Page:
Texas Republicans Dig In for Trump, Their God-King

Former Texas Gov. Rick Perry's dominionist roots are showing.
Former Texas Gov. Rick Perry's dominionist roots are showing. Jesse Lens
There was a time, way back in 2015 and 2016, that Texas Republicans were part of the last line of defense against the looming specter of President Donald Trump. Former Gov. Rick Perry, Sen. Ted Cruz and a bevy of Lone Star Never Trumpers held the line as best they could, calling Trump a "cancer on conservatism," a "pathological liar" and utterly amoral. Even as late as the 2016 Republican National Convention, it seemed like Texas might end up being home to conservative resistance against Trump.

Over the last three-plus years, that balloon has popped. Disappointing, if not entirely unexpected. What's been less predictable has been Texas Republicans' growing, literally religious fervor for the president. Perry, Lt. Gov. Dan Patrick and First Baptist Dallas Pastor Robert Jeffress, among many, many others, have gone in on the idea that Trump isn't a gift to those who have longed for a conservative leader willing to exercise hard power, but an agent of God.

In a portion of Fox News interview released Sunday, Perry — who once said Trump "offers a barking carnival act that can be best described as Trumpism: a toxic mix of demagoguery, mean-spiritedness and nonsense that will lead the Republican Party to perdition if pursued" — said the president was handpicked by God.
"I said, 'Mr. President, I know there are people that say — you know, you said you were the chosen one.' And I said, 'You were.' I said, 'If you're a believing Christian, you understand God's plan for the people who rule and judge over us on this planet in our government,'" Perry said.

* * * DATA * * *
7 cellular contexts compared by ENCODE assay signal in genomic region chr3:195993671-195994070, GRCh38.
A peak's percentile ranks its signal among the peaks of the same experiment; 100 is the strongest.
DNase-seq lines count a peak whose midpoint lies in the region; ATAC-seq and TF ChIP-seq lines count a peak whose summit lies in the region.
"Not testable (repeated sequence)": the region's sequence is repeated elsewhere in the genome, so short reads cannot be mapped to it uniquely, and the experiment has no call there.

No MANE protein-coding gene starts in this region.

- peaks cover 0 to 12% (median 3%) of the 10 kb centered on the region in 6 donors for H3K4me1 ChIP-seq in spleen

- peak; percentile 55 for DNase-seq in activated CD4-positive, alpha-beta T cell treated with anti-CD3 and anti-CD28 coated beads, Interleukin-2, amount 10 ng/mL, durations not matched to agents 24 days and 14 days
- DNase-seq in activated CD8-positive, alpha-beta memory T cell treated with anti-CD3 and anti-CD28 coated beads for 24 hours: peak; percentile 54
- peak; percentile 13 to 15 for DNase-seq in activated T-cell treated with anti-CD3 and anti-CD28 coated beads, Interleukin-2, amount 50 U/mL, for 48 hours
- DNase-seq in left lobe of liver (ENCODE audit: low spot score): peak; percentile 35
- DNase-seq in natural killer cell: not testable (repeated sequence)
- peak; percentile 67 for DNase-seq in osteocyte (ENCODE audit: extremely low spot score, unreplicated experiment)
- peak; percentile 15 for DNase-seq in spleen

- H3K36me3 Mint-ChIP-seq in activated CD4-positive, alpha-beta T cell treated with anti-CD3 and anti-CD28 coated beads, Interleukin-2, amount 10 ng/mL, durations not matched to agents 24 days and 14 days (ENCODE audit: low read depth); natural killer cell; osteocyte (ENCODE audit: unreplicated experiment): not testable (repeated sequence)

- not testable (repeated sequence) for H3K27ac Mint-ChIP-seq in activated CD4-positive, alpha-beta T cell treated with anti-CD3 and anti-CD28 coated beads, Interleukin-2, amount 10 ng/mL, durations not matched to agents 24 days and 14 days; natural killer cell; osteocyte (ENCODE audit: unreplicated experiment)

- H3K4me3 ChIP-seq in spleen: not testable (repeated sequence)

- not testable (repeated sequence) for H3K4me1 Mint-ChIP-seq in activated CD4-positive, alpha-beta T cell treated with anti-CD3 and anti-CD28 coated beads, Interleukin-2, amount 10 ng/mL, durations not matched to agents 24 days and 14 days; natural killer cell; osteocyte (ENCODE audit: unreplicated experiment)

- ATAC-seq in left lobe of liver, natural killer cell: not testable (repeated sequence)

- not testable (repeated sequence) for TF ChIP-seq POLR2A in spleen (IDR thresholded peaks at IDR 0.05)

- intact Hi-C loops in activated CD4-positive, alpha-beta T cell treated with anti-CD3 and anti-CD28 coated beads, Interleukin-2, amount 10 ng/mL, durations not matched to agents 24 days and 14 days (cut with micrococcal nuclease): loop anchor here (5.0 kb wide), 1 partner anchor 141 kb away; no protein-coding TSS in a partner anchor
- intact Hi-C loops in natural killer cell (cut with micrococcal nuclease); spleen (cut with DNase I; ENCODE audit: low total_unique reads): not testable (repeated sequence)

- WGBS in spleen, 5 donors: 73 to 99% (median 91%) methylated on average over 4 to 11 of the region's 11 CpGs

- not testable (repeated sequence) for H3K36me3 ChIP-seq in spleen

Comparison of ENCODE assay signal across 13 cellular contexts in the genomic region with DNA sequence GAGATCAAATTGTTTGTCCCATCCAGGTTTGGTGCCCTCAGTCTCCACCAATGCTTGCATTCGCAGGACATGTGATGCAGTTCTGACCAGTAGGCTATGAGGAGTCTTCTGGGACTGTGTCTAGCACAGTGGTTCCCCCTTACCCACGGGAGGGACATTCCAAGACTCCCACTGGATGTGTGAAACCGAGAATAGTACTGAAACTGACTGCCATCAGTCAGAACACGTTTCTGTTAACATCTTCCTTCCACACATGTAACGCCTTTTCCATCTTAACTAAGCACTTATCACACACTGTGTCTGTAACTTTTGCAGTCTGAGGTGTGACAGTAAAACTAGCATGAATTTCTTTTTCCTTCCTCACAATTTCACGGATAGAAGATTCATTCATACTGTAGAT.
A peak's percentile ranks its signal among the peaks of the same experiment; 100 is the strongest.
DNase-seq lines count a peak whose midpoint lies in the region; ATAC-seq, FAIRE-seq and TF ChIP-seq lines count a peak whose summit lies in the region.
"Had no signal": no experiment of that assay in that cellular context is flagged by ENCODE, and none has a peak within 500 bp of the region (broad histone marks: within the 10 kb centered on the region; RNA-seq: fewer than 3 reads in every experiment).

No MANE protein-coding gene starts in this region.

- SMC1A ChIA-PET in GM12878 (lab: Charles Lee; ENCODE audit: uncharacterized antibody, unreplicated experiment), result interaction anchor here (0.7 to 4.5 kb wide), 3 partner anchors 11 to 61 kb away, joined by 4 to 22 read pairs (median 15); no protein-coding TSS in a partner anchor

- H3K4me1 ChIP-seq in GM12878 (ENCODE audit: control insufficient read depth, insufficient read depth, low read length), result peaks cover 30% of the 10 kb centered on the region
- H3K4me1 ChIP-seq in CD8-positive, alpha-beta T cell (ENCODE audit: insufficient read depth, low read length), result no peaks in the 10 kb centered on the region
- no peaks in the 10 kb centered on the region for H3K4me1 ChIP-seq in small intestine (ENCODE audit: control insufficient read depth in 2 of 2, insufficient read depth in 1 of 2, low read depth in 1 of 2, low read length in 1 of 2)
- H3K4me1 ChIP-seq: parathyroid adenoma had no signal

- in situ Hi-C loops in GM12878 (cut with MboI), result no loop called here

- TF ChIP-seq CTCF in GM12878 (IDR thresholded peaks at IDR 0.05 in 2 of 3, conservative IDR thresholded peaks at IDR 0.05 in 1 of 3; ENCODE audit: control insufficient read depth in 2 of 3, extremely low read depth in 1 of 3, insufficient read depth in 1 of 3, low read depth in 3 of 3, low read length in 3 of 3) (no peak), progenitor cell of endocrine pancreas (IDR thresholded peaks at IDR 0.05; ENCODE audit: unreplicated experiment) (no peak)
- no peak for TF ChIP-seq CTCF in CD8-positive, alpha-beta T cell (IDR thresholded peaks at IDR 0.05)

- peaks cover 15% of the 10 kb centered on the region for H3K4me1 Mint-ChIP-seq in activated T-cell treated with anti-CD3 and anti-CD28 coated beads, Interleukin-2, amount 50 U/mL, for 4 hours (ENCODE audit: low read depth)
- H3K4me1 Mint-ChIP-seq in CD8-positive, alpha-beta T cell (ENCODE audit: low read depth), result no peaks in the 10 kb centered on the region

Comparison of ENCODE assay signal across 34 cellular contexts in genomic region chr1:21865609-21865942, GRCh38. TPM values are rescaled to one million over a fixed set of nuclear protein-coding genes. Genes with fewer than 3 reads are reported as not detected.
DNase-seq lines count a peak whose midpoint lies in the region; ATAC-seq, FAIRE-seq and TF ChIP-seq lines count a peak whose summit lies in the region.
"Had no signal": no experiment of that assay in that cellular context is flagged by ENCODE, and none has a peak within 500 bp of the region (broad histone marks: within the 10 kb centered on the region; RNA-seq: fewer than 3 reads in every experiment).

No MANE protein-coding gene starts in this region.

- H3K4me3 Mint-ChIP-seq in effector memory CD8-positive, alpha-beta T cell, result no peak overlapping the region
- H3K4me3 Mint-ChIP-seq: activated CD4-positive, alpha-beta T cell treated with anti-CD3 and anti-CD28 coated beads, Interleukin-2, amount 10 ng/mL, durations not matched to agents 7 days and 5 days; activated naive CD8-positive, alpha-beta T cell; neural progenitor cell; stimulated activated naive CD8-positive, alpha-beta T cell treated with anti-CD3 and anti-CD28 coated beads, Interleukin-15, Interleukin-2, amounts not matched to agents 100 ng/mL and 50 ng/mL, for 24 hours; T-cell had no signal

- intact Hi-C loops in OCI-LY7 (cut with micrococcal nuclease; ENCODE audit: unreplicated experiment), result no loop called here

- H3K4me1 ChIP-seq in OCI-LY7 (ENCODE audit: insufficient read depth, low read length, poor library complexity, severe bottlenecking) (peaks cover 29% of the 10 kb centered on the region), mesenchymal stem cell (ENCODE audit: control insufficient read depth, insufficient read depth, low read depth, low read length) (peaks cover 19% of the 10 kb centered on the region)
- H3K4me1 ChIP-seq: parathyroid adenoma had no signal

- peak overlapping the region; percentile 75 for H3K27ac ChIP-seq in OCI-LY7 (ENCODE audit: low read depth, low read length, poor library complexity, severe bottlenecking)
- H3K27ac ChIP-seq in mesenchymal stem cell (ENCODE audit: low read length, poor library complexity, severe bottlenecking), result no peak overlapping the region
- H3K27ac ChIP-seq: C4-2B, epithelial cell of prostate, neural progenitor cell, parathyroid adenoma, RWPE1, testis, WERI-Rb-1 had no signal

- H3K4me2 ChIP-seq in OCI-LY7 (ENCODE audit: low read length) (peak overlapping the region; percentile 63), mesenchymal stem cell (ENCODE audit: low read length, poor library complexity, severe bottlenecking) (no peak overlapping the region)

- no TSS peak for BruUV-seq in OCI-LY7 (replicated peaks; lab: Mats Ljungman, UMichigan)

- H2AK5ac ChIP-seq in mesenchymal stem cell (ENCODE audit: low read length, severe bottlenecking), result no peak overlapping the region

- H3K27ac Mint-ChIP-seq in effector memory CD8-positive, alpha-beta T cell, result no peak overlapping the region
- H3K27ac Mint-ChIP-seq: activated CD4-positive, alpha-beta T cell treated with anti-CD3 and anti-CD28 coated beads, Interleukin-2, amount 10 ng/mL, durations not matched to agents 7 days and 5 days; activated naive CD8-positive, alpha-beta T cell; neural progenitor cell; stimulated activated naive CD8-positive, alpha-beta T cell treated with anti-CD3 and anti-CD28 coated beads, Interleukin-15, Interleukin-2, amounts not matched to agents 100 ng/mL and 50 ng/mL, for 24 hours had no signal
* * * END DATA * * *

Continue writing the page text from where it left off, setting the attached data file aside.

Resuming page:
To Perry's credit, he also said President Barack Obama wouldn't have been president without being "ordained by God." Patrick's rhetoric last week about the 2020 election was significantly more apoplectic.

“We're not talking about taking on Democrats, we're talking about enemies of the word of God in many cases," Patrick said during an interview with conservative radio host Chad Hasty. "I know that may sound controversial, but they like to create chaos ... It's the left that wants to create chaos by electing a Democrat who's following their ideology, which, if you look at their policies, there are many, many, many that are against the word of God on so many issues."

Patrick's been reading from the gospel according to Jeffress.

Earlier this month, the pastor — whose church and its $130 million sanctuary enjoy tax-exempt status from the federal government — struck a similar tone discussing the ongoing impeachment inquiry into the president. The push to get rid of Trump — Jeffress said of the man who's committed adultery on multiple occasions, used to wholeheartedly support abortion and believes that some children should be kept in cages — is an attack on Christian values.

"Never in the history of America have we had a president who was a stronger warrior for the Judeo-Christian principles upon which this nation was founded than in President Donald J. Trump,” Jeffress said on Lou Dobbs Tonight. "Evangelicals understand that the effort to impeach President Trump is really an effort to impeach our own deeply held faith values, and we’re not going to allow that to happen."
KEEP THE DALLAS OBSERVER FREE... Since we started the Dallas Observer, it has been defined as the free, independent voice of Dallas, and we'd like to keep it that way. With local media under siege, it's more important than ever for us to rally support behind funding our local journalism. You can help by participating in our "I Support" program, allowing us to keep offering readers access to our incisive coverage of local news, food and culture with no paywalls.
Stephen Young has written about Dallas news for the Observer since 2014. He's a Dallas native and a graduate of the University of North Texas.
Contact: Stephen Young